Following the broadband money

Surprise at VOA’s tax proposals for next generation broadband

with 7 comments

Br0kenTeleph0n3’s attention has been drawn to the new Valuation Office Agency proposals on how to tax next generation networks.

“It isn’t exactly what we thought it would be,” said the industry source, who has been closely involved in the discussions between the industry-led Broadband Stakeholders Group (BSG) and the VOA that have led to these proposals.

Indeed some may be astonished with VOA’s founding assumption: “NGA will be mainly the replacement of existing copper infrastructure”. As BT has been saying since forever, that is true only up to a point, that point being the street cabinet. Copper local loops will be with us for a long time yet.

The proposals are nothing if not complicated. As reported earlier, one of the proposals is that non-BT operators that service rural areas (the 33% of homes that BT says it won’t supply with NGA without state aid) will have their networks taxed on a receipts and expenditure basis, ie, like BT, namely on profits.

This is good news, as everyone knows that profit is an opinion while cash is reality. But the VOA says it all depends on it getting enough information from the market to be able to make a realistic assessment of the notional rental value of the link.

VOA apparently considers urban and rural residences to offer different rateable values. In town it’s either either £18 or £20 , depending on whether BT has unbundled the local loop. In the sticks it’s £2 , £6.50, £10 or £13 per end user, depending on “the factual data for each network”.

The VOA also says it will assess connections to large businesses and high bandwidth SMEs on their own merits, but there is no indication of the threshold for “high bandwidth”.

Please read the document. There is sure to be lots more important detail, but frankly, my eyes have glazed over.

Besides, as almost all the alternative operators have dropped out of the BDUK rural pilots, the entire issue now seems moot.


Written by Br0kenTeleph0n3

2012/01/05 at 08:00

7 Responses

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  1. My eyes glazed over too, but not before I saw our county (Lancs) is in one of the highest bands. Goodness knows why, as we’re big on rural areas. Why can’t people write reports that normal people can read and understand? Why do they have to pad them out with so much bull? I am waiting on the ‘experts’ to provide a translation now. I guess its all a pile of hot air, a bit like all the PIA stuff. Of no use to us.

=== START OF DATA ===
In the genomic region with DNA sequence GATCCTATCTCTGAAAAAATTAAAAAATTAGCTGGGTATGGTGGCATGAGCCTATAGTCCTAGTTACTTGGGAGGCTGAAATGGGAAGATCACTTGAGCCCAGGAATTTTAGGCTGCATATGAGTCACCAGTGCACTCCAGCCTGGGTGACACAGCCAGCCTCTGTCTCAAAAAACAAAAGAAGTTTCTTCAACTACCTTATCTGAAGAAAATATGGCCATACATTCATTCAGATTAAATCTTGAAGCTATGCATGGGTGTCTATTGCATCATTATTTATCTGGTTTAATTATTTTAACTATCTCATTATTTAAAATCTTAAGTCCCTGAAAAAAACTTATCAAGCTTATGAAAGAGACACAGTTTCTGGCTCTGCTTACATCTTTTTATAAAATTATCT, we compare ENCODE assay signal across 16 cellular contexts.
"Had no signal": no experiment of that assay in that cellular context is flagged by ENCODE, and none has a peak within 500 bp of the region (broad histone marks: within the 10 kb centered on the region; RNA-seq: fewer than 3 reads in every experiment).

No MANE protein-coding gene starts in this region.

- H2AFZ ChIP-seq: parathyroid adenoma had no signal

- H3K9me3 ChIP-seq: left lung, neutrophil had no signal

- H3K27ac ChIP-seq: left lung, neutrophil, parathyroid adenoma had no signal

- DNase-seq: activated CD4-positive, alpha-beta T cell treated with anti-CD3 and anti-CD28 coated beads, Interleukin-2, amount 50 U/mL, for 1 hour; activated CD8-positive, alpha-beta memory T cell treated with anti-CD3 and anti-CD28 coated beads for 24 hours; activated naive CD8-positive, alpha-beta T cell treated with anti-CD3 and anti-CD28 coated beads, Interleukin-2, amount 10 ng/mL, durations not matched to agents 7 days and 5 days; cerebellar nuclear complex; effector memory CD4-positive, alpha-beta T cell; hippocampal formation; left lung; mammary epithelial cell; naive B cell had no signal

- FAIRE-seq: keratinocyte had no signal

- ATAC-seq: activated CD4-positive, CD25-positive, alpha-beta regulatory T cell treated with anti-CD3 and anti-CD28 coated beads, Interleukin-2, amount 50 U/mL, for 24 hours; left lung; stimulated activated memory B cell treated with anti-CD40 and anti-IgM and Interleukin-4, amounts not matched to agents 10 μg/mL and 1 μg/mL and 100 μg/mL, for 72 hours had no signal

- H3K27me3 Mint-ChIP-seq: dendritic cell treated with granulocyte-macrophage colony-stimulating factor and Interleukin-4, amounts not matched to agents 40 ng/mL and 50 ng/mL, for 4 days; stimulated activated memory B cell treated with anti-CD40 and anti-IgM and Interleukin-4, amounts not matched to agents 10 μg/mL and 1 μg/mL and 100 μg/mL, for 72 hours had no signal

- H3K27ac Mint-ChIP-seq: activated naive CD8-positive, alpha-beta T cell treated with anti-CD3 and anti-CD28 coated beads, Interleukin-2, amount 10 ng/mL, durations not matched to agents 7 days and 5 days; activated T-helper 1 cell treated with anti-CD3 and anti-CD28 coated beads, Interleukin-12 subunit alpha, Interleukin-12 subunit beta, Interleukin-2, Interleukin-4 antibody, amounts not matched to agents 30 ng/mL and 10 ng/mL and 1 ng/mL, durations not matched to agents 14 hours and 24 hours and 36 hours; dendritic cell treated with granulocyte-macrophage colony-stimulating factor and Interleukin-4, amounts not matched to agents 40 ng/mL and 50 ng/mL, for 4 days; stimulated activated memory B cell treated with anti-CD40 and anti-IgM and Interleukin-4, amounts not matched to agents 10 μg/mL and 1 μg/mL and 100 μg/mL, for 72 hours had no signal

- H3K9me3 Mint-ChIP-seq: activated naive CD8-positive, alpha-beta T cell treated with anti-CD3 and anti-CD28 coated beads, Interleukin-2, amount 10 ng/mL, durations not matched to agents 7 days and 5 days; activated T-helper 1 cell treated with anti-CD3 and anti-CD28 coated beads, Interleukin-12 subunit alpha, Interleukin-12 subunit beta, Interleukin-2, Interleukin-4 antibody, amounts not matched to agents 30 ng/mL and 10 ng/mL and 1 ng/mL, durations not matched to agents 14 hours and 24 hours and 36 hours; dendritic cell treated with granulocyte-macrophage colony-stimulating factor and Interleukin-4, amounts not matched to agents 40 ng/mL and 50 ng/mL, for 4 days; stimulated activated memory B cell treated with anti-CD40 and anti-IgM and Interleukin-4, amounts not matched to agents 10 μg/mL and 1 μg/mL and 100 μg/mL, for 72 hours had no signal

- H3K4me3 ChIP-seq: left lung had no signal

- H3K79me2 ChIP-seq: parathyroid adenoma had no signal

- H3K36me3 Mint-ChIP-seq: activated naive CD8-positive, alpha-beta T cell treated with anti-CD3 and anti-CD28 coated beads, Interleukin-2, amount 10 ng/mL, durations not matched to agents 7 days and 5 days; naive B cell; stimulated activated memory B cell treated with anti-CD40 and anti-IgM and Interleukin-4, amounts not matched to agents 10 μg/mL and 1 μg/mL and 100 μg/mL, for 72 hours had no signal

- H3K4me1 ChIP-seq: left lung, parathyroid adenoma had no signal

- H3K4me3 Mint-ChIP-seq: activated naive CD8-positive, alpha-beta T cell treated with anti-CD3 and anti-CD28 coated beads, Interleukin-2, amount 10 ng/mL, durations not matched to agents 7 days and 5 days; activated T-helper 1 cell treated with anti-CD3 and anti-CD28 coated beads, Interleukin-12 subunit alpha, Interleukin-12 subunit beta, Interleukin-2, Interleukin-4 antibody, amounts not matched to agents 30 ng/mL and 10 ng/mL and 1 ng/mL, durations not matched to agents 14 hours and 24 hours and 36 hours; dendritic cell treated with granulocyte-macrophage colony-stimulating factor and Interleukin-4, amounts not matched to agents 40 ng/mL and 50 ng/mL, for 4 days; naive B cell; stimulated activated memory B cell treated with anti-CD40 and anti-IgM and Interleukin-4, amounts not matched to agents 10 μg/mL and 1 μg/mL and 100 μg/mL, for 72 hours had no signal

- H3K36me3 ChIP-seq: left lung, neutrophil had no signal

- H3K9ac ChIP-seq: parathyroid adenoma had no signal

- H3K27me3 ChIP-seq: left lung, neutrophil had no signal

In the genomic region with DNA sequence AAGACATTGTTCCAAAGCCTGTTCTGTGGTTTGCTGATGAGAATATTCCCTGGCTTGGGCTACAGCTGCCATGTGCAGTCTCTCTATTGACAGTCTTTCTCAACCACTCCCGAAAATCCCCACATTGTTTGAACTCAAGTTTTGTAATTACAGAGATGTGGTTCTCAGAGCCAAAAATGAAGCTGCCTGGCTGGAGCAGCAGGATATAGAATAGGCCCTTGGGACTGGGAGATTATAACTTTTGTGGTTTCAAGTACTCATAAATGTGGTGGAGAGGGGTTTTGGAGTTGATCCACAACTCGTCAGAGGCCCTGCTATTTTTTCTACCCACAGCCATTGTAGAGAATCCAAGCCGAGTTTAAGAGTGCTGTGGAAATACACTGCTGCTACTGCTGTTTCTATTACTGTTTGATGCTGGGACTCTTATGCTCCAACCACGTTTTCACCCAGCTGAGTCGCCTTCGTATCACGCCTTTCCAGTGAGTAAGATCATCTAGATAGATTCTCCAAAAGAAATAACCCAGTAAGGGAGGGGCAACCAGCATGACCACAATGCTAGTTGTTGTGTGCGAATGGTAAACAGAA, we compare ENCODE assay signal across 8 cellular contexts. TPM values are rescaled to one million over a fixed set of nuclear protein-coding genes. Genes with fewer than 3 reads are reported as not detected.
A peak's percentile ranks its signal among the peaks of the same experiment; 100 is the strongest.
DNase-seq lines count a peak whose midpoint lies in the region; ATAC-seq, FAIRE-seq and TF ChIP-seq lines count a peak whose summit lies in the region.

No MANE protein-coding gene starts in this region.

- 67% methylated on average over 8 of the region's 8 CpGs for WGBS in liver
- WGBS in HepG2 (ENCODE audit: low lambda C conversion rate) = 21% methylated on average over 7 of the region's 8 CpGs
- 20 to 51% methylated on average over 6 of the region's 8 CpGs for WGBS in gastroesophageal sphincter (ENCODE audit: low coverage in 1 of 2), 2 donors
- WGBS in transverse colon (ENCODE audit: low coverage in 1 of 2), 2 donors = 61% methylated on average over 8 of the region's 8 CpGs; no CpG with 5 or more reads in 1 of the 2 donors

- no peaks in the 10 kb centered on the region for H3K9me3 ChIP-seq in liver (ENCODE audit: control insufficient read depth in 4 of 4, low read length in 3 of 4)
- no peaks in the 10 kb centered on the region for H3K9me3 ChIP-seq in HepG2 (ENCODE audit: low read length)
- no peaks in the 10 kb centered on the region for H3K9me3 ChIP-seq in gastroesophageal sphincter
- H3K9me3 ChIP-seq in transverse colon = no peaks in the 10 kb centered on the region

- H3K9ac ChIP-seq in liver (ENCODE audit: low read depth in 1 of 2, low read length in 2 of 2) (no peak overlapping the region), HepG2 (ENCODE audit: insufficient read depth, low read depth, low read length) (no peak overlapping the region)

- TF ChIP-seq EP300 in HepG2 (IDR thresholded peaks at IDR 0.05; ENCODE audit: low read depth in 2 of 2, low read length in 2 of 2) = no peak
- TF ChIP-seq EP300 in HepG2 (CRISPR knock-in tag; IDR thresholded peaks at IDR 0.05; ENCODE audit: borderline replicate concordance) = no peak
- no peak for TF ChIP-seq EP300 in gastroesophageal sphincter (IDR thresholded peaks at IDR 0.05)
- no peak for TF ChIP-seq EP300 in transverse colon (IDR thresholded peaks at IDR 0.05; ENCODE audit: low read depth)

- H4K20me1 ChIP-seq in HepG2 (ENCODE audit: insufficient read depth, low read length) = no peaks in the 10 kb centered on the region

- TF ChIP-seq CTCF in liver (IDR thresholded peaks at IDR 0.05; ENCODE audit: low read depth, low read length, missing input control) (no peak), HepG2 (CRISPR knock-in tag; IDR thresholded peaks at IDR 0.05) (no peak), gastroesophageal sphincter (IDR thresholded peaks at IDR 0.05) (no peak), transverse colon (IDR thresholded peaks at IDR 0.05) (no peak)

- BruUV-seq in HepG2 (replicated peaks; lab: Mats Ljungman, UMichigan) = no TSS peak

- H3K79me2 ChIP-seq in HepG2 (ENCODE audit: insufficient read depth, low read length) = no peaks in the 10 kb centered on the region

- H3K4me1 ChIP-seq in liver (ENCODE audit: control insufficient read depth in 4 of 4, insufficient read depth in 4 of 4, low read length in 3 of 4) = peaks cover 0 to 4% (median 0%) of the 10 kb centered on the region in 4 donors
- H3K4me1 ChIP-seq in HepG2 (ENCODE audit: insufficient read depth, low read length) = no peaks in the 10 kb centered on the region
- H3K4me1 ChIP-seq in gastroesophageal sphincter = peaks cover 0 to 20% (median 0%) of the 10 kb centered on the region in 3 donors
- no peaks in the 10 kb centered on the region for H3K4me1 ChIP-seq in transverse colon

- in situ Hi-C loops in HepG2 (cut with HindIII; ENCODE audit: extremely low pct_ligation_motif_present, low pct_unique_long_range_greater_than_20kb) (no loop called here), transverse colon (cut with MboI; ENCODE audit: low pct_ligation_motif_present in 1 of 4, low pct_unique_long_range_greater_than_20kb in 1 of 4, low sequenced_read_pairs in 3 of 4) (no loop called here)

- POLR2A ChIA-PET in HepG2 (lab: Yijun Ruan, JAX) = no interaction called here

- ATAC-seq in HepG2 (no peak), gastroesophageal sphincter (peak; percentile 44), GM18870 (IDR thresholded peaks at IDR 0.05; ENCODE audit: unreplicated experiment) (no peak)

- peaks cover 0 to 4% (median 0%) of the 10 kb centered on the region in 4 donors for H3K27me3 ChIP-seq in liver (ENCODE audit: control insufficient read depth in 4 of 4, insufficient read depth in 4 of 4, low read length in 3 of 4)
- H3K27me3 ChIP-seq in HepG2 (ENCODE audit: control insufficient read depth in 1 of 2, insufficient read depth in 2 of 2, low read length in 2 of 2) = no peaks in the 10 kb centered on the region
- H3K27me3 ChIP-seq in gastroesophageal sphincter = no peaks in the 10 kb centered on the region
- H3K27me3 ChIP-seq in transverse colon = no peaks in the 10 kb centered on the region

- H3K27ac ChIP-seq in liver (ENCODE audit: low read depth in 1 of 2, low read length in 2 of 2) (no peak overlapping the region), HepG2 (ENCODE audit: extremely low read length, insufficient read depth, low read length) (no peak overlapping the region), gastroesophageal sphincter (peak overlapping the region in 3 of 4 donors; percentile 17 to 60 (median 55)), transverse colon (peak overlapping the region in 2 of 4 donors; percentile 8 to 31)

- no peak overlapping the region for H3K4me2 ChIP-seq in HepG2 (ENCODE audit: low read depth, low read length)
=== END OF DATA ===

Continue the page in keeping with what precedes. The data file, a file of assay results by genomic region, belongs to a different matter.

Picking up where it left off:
2012/01/05 at 08:19

    • Would be interesting to see their workings. There’s a lot more urban in Lancashire than Lincolnshire but what effect that has on the bits inbetween is less clear.

      Save a few quid off your RV anyway.


      2012/01/05 at 12:52

  2. It’s very hard to tell which bits of the VOA stuff you linked is to be considered new? Most of it looks like a rehash of last years conclusions with nothing new to add but the page was apparently updated on 4th January 2012. Wish the VOA would do a news release to clarify such things.

  3. Good article Ian – all I would say is that the alternative operators have less dropped out than been excluded by a sham framework agreement designed to suppress innovation.

    There is a very strange agenda operating as regards BDUK which is over-cosy at the very least with BT.

    Guy Jarvis

    2012/01/05 at 16:19

  4. Been chatting with the BSG about this and a press release should surface next week, assuming it’s all signed off. Just waiting to hear some confirmation of whether or not the new rates will be restricted to BDUK/public subsidy bidders.

    • One wonders if it would be possible to audit the execution of the VOA’s proposals in the time and cost that would make it practicable and the results defensible in court, if it ever came to that. One suspects that a dispute would soon degenerate into the equivalent of two bald men arguing over a comb – nice for the lawyers, a costly waste of time for everyone else.

      Ian Grant

      2012/01/09 at 10:58

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